Saint-Gobain , led by Jean-Louis Beffa, formally launched a takeover bid for the British plasterboard maker - the biggest hostile takeover bid in the UK for four years - on 31 August.BPB rejected the 720p a share offer as inadequate. The bid timetable gives BPB a fortnight to post its defence, which is due by 14 September.
BPB shareholders Insight Investments and Standard Life, which each own about 5%, have already publicly backed the management's rejection of the bid. But BPB's fate could be decided by hedge funds which hold about 15% of the shares.
Paris-listed Saint-Gobain, a £11.4bn titan, wants to combine its insulation business with BPB's plasterboard operations to strengthen its position as the world's leading building materials group. It says the deal is not about achieving cost savings, but growth. The market expects the terms to be sweetened. Saint-Gobain already owns the Jewson building materials chain in the UK; it has 18,500 staff in the UK and Irish Republic, around a 10th of its worldwide workforce.
Beffa, chairman and chief executive, said last month: "We believe BPB will benefit from being part of the Saint-Gobain group. The business rationale for combining the two from a product and geographic perspective is compelling."
It is the first hostile bid for a FTSE 100 company since P&O Princess Cruises' planned tie-up with Royal Caribbean was torpedoed by Carnival of the US in 2001.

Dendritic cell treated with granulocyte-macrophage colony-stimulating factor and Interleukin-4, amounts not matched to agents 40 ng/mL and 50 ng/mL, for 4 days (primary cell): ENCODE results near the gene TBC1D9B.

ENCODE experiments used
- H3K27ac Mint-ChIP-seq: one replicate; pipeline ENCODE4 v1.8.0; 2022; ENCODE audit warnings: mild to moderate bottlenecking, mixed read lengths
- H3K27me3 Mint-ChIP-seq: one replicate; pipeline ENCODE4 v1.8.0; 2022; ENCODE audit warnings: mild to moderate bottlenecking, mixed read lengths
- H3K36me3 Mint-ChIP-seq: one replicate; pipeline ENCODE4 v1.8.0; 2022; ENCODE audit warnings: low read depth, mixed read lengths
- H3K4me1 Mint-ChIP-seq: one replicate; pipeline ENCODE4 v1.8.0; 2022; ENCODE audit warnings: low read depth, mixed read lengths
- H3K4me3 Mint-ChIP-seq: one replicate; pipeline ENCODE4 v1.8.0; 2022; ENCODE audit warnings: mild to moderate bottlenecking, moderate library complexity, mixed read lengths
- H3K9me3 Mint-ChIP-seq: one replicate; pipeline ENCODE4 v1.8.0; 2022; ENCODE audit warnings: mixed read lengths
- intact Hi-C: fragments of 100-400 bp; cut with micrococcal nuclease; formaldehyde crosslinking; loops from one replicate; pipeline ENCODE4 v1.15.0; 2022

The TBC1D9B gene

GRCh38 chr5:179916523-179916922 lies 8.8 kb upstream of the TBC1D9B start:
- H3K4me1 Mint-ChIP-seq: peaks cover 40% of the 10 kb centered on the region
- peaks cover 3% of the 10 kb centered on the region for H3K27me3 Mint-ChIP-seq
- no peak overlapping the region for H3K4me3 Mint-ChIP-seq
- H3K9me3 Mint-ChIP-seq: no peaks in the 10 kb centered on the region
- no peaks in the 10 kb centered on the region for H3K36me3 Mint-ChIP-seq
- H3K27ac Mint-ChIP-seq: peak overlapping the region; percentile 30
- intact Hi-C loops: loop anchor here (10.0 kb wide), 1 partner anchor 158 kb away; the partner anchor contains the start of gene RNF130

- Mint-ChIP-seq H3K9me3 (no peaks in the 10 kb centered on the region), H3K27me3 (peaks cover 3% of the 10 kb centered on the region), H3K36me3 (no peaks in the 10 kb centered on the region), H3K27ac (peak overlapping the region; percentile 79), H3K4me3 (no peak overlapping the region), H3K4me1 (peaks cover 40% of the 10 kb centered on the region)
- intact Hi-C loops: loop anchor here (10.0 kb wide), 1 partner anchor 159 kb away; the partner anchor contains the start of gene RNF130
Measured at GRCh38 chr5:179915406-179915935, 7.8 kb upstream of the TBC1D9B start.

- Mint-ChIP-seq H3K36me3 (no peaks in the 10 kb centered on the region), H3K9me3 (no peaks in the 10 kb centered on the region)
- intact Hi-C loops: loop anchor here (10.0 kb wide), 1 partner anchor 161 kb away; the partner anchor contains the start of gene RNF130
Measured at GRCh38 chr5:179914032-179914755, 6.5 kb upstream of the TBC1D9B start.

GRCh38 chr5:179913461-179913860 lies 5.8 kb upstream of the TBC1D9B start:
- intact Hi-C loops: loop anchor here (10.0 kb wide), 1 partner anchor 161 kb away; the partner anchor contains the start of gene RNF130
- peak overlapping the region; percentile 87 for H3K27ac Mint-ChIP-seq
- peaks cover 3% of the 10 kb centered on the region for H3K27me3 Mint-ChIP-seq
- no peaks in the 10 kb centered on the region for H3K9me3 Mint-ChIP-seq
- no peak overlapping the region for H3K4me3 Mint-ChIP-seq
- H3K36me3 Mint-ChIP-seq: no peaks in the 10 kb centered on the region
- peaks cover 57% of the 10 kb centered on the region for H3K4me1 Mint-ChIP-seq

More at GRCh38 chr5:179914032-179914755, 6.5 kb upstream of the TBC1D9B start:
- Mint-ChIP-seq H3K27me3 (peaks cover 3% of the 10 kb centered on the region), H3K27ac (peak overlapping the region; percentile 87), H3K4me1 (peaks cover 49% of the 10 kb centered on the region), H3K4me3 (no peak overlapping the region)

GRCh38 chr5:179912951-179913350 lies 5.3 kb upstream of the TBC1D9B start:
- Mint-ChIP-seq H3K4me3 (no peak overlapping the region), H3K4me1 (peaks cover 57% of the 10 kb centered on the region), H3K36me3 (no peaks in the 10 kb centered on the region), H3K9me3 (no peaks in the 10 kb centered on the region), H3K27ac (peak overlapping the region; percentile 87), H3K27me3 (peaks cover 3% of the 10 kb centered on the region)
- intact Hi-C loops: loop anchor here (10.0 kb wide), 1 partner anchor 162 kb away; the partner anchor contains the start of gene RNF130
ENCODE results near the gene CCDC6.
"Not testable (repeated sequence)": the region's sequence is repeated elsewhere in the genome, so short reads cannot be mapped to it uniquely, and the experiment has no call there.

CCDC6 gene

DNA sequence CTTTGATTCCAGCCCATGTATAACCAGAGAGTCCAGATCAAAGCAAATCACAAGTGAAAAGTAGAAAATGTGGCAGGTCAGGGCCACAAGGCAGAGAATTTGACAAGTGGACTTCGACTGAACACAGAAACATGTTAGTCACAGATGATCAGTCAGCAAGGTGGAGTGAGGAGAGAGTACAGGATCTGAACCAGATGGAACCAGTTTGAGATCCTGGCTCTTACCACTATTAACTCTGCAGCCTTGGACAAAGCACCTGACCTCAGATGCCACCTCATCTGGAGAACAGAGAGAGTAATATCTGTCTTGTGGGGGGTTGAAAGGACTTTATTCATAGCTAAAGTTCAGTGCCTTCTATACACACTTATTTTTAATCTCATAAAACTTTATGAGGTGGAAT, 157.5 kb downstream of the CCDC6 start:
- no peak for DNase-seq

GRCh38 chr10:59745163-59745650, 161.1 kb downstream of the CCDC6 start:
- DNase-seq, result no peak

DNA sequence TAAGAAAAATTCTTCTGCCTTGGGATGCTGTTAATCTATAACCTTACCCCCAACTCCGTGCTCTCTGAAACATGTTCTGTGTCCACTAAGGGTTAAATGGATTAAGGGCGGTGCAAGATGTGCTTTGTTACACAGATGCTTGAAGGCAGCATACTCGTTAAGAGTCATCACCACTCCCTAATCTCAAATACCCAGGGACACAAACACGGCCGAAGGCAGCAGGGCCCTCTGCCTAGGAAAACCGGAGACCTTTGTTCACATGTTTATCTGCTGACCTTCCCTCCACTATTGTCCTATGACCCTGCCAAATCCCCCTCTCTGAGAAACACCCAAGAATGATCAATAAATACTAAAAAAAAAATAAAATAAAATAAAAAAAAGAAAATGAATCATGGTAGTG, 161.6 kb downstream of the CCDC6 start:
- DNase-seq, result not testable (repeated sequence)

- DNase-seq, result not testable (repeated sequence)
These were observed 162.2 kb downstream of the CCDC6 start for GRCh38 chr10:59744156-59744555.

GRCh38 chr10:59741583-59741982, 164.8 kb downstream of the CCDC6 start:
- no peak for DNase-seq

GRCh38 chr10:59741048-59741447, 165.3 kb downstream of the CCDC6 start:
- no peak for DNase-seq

BPB has tried to shore up its defences by offering shareholders a £350m payout and a 44% increase in the dividend.
Morgan Stanley said in a research note: "BPB's defence - what do we expect? We anticipate some improvement in regional disclosure, especially in Europe where information is opaque about the group's most important division representing 67% of 2006's estimated ebita [earnings before interest tax and amortisation].
"Currently, the divisional split of northern and western Europe, southern Europe and central and eastern Europe makes it difficult to analyse the group's key markets in isolation. Splitting out the UK, France and Germany might help investors have a stronger understanding of the group's strength and potential in the coming years."
The building supply sector has contracted, along with that of housebuilders; margins are under constant pressure, leading speculators to anticipate a wave of consolidation. Companies such as Blue Circle have been snapped up by French rivals.